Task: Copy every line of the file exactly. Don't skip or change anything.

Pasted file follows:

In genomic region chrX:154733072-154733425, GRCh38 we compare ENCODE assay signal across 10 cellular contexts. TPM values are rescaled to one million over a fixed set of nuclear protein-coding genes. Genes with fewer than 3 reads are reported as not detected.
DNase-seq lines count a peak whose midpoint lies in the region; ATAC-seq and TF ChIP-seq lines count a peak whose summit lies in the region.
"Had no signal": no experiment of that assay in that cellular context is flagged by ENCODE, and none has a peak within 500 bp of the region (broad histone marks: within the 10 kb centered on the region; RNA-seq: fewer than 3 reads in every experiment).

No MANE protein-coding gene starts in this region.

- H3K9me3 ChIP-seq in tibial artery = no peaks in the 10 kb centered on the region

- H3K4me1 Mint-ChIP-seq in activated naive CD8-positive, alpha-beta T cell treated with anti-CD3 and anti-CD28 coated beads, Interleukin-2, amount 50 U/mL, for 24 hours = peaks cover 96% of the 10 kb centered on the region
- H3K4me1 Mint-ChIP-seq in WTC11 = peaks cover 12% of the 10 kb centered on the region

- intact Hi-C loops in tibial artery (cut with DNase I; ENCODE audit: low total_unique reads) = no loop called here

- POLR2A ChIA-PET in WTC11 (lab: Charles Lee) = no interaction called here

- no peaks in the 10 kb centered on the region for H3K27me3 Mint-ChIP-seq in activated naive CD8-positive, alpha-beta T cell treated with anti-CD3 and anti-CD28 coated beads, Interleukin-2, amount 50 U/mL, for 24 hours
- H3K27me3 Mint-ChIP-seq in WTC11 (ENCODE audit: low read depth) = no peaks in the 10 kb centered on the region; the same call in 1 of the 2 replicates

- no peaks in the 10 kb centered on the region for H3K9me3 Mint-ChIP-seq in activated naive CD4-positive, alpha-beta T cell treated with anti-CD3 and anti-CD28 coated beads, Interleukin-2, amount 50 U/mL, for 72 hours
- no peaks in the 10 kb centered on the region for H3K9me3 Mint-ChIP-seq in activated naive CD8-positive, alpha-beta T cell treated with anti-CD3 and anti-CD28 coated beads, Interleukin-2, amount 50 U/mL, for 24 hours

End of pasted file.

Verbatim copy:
In genomic region chrX:154733072-154733425, GRCh38 we compare ENCODE assay signal across 10 cellular contexts. TPM values are rescaled to one million over a fixed set of nuclear protein-coding genes. Genes with fewer than 3 reads are reported as not detected.
DNase-seq lines count a peak whose midpoint lies in the region; ATAC-seq and TF ChIP-seq lines count a peak whose summit lies in the region.
"Had no signal": no experiment of that assay in that cellular context is flagged by ENCODE, and none has a peak within 500 bp of the region (broad histone marks: within the 10 kb centered on the region; RNA-seq: fewer than 3 reads in every experiment).

No MANE protein-coding gene starts in this region.

- H3K9me3 ChIP-seq in tibial artery = no peaks in the 10 kb centered on the region

- H3K4me1 Mint-ChIP-seq in activated naive CD8-positive, alpha-beta T cell treated with anti-CD3 and anti-CD28 coated beads, Interleukin-2, amount 50 U/mL, for 24 hours = peaks cover 96% of the 10 kb centered on the region
- H3K4me1 Mint-ChIP-seq in WTC11 = peaks cover 12% of the 10 kb centered on the region

- intact Hi-C loops in tibial artery (cut with DNase I; ENCODE audit: low total_unique reads) = no loop called here

- POLR2A ChIA-PET in WTC11 (lab: Charles Lee) = no interaction called here

- no peaks in the 10 kb centered on the region for H3K27me3 Mint-ChIP-seq in activated naive CD8-positive, alpha-beta T cell treated with anti-CD3 and anti-CD28 coated beads, Interleukin-2, amount 50 U/mL, for 24 hours
- H3K27me3 Mint-ChIP-seq in WTC11 (ENCODE audit: low read depth) = no peaks in the 10 kb centered on the region; the same call in 1 of the 2 replicates

- no peaks in the 10 kb centered on the region for H3K9me3 Mint-ChIP-seq in activated naive CD4-positive, alpha-beta T cell treated with anti-CD3 and anti-CD28 coated beads, Interleukin-2, amount 50 U/mL, for 72 hours
- no peaks in the 10 kb centered on the region for H3K9me3 Mint-ChIP-seq in activated naive CD8-positive, alpha-beta T cell treated with anti-CD3 and anti-CD28 coated beads, Interleukin-2, amount 50 U/mL, for 24 hours